The Philadelphia 76ers‘ bench is an unusual bunch.
Sure, the Sixers’ second unit has a number of quality players who are really good at one or two aspects of the game – be that defense, shooting, scoring, rebounding, or passing – but when the starters leave the court and Doc Rivers hockey line shifts it into his reserve unit, things can get ugly real quick.
How ugly? How about a 0-4 stretch through the first 33 minutes of the Sixers’ Game 2 win over the Hawks, a stretch that was eventually broken by the Gandalf the White-esque return of peak Shake Milton (more on that here).
Now granted, there aren’t a ton of teams who do have a legit two-way sixth man who can come into the game and take things over when the starters leave the court. The Hawks boast one of the best sixth men in NBA history in Sixers draftee Lou Williams, and he’s one of the worst defenders you’ll find. Still, the Sixers can’t expect to win a lot of shootouts when they are averaging 78 percent of their points from their starting lineup – unless, of course, they start playing one of their high-volume scorers a little more often with the reserves than the starting five.
Considering Ben Simmons is more of a facilitator than a scorer, and Joel Embiid is essentially the engine that keeps the Philadelphia 76ers’ starting five running, that just leaves Tobias Harris, who played the role with gusto in Game 2 versus Atlanta. Though it may get overlooked in the shadow of “Miltonmania,” this deviation from Doc Rivers’ typical rotation paid massive dividends and could continue to do so moving forward.
Tobias Harris should run the Philadelphia 76ers’ second unit more often.
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Tobias John Harris; does any player not named Ben Simmons generate such polarizing responses from fans, foes, and outside observers alike?
To some, he’s an overpaid combo forward who doesn’t really hit 3s or play D well enough to be mentioned in the same conversations as players like Kawhi Leonard, Paul George, or Jayson Tatum. He’s an odd fit both on the ball and off it and isn’t necessarily the modern NBA prototype for either forward position.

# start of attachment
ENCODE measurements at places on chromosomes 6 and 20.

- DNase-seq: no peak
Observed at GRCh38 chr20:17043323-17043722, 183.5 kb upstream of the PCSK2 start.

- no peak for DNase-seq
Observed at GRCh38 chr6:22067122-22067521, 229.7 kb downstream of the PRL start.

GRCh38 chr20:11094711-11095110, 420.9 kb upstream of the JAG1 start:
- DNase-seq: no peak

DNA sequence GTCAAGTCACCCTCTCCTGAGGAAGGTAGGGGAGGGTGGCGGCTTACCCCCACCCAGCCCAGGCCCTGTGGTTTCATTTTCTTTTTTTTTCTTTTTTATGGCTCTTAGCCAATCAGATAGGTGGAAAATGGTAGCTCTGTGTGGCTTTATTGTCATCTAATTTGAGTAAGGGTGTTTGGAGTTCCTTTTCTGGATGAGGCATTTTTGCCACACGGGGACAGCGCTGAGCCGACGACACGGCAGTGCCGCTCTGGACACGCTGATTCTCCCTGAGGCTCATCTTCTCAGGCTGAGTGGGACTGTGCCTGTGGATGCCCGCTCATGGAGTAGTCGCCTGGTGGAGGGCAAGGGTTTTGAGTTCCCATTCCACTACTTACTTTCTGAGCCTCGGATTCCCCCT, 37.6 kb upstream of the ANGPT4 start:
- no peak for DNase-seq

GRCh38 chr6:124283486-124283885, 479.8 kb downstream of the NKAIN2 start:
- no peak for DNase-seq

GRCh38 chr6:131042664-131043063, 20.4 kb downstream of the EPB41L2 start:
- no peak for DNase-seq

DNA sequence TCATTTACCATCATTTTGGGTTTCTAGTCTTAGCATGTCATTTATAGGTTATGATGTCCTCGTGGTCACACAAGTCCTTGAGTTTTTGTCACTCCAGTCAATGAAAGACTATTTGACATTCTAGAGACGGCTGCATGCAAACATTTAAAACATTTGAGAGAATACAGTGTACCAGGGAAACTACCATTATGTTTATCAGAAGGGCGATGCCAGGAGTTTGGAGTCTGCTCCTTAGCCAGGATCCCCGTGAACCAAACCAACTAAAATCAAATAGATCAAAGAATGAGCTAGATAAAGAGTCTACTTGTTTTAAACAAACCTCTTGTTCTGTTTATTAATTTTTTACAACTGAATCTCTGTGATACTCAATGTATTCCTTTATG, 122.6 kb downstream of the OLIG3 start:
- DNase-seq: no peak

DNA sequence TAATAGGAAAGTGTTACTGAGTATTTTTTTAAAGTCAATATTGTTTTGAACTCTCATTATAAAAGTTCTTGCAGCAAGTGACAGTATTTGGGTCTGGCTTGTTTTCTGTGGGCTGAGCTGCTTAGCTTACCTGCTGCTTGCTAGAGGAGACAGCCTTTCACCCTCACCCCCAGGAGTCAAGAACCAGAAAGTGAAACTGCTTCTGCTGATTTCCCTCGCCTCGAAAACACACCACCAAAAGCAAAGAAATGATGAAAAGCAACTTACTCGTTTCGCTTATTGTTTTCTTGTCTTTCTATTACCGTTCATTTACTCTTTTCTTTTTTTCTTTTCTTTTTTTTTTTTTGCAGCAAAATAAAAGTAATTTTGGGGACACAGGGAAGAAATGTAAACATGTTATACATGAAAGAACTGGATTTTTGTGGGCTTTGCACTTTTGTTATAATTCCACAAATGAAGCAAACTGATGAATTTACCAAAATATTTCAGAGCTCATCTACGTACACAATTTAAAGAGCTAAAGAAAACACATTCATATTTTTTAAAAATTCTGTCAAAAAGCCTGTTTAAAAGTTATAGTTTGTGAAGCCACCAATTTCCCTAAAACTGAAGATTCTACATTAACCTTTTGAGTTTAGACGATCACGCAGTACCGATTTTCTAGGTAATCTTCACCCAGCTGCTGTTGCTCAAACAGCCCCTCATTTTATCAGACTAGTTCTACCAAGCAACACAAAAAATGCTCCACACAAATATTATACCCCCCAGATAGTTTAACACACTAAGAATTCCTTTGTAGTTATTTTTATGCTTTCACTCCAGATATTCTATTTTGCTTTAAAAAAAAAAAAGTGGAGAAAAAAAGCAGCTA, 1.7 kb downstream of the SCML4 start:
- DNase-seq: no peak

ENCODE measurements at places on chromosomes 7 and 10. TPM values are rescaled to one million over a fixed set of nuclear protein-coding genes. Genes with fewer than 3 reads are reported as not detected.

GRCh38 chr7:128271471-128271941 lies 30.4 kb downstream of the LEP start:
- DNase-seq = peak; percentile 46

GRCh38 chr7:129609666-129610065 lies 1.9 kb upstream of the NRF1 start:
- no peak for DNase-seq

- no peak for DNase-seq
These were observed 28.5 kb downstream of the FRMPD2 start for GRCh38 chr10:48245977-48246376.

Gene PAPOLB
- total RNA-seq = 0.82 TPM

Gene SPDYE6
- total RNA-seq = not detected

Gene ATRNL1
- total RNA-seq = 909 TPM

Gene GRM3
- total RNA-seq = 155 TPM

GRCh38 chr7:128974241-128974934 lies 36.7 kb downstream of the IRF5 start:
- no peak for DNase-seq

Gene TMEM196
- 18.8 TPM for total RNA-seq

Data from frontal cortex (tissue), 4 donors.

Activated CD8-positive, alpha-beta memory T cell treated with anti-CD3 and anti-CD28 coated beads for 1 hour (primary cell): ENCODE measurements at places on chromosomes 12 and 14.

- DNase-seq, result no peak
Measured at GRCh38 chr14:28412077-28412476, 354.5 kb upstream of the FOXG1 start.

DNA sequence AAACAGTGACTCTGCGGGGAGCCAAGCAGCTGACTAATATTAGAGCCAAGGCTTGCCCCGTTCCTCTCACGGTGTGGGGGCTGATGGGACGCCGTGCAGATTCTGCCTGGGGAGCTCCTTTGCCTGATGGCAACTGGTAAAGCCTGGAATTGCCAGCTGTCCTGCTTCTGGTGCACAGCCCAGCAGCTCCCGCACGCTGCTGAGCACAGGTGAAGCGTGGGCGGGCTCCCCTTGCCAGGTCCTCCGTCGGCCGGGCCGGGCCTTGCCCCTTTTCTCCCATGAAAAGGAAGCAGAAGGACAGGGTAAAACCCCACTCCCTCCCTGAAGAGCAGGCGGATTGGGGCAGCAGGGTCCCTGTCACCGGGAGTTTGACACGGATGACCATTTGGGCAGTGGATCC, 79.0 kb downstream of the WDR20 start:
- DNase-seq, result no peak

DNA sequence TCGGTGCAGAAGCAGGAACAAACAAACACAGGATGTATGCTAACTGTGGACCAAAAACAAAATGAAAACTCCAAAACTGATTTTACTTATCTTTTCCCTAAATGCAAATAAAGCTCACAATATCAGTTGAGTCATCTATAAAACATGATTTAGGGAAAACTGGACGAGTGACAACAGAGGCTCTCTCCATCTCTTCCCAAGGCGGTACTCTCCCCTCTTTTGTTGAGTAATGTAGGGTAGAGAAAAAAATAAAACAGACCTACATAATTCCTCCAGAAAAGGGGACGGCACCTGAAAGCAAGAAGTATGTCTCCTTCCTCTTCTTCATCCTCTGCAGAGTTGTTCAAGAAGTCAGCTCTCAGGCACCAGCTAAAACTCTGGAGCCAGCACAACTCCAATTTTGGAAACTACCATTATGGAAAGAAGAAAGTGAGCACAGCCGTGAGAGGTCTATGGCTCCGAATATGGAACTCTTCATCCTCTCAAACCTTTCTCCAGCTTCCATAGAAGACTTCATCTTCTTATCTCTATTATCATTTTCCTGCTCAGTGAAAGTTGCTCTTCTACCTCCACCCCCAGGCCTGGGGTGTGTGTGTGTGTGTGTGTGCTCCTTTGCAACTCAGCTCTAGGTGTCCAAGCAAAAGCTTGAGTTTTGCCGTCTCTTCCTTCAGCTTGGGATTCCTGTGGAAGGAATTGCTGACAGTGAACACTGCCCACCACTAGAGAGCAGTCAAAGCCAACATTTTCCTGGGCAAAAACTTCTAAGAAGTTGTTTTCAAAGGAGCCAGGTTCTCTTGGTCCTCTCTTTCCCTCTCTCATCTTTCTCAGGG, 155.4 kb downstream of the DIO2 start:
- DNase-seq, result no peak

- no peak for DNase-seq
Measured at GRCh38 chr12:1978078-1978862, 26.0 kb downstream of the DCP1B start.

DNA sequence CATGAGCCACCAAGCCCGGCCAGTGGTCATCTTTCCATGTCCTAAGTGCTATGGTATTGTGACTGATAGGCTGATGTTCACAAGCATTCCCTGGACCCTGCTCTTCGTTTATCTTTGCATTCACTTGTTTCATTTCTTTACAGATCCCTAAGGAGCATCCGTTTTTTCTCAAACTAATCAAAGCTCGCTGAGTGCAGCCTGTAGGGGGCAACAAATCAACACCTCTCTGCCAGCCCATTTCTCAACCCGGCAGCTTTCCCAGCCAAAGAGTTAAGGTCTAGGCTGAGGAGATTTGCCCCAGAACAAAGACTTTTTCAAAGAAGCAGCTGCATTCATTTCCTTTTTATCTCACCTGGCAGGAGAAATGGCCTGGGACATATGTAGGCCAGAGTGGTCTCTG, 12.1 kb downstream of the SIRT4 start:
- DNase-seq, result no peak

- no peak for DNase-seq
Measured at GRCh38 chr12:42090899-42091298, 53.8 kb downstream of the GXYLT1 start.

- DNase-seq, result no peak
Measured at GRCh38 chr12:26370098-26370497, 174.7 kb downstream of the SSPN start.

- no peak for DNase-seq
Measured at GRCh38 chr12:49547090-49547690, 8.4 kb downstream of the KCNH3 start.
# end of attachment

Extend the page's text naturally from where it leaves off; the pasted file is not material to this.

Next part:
If you fall into that camp, it’s cool; maybe you just haven’t seen him play enough basketball to get the full picture.
Since reuniting with Doc Rivers in his third season with the Philadelphia 76ers, Harris has really come into his own as an NBA player. He’s taking better shots, making quicker choices, and playing a more engaged brand of defense than he did over his first season and a half with the 76ers. Does Harris still post up way outside of the paint and bleed away valuable seconds early in a possession a bit too often for some fans’ likings? Sure, but as a general rule, you’ll take those minor bads with the goods.
And now, if Game 2 versus Atlanta is of any indication, Harris can add “second-unit floor general” to his already impressive resume.
After having his initial run cut short at the 6:01 mark in the first quarter in favor of defensive dynamo Matisse Thybulle, Harris re-entered the game exactly four minutes later to play alongside Thybulle, George Hill, Tyrese Maxey, and Dwight Howard.
*spoiler alert* it went pretty, pretty, pretty good.
Now the star of the offensive show, Harris racked up six quick points in nine minutes of action and kept the Sixers competitive despite a total lack of offensive input from any of their bench players whatsoever.
While Harris’ second-half performance wasn’t quite as prolific, as he only picked up four points on 2-5 shooting from the field, that had more to do with the surprise re-emergence of Shake Milton as a point-per-minute scorer than any issues with Harris’ game. Considering the Sixers road their starters pretty hard for six of the final eight minutes of the game – only subbing out Ben Simmons for Shake Milton to avoid another Hack-A-Ben situation – Harris’ minor expectations with the second unit were minimal.
Considering Harris played 11 of the final 12 minutes of the game and recorded a particularly nice block on his former Clippers teammate, Danilo Gallinari, only fantasy basketballers and user-specific parlay players should fret too harshly about a zero point fourth-quarter performance.
Based on how things shook out in Game 2, I think three things are clear: 1. The Sixers are going to play Ben Simmons on Trae Young early and often, 2. Shake Milton will play much earlier than the 2:46 mark in the third quarter and 3. Tobias Harris is going to split his time pretty evenly playing alongside Doc Rivers’ starters and reserves.
Now sure, is it a bit counterintuitive to break up the most efficient heavy-usage lineup in the NBA? Maybe so. Philly’s starters were a +215 on the regular season in 656 total minutes of action and a +92 in 105 minutes during the playoffs, but unfortunately, teams can’t play their starters for 48 minutes a night. Giving Thybulle some run with the starters to free up second units is a worthy tradeoff, especially when Seth Curry is shooting 5-6 from beyond the arc.
Is the Philadelphia 76ers’ rotation perfect? No. Ideally, most teams would like to have one dedicated sixth man who can enter the game coming off the bench and make a serious impact on both the stat sheet and on-court momentum, but unfortunately, that just isn’t how the Sixers are currently composed. While Doc Rivers could surely continue to ride the hot hand and hope for a big game out of a bench player like Shake Milton, Tyrese Maxey, or even Furkan Korkmaz, giving Tobias Harris an extended run with the reserves provides some insurance if that doesn’t happen and a chance for the team’s third starter to get some extra run as the number one offensive option when Joel Embiid leaves the court. If it wasn’t so obvious, it would be a revelation.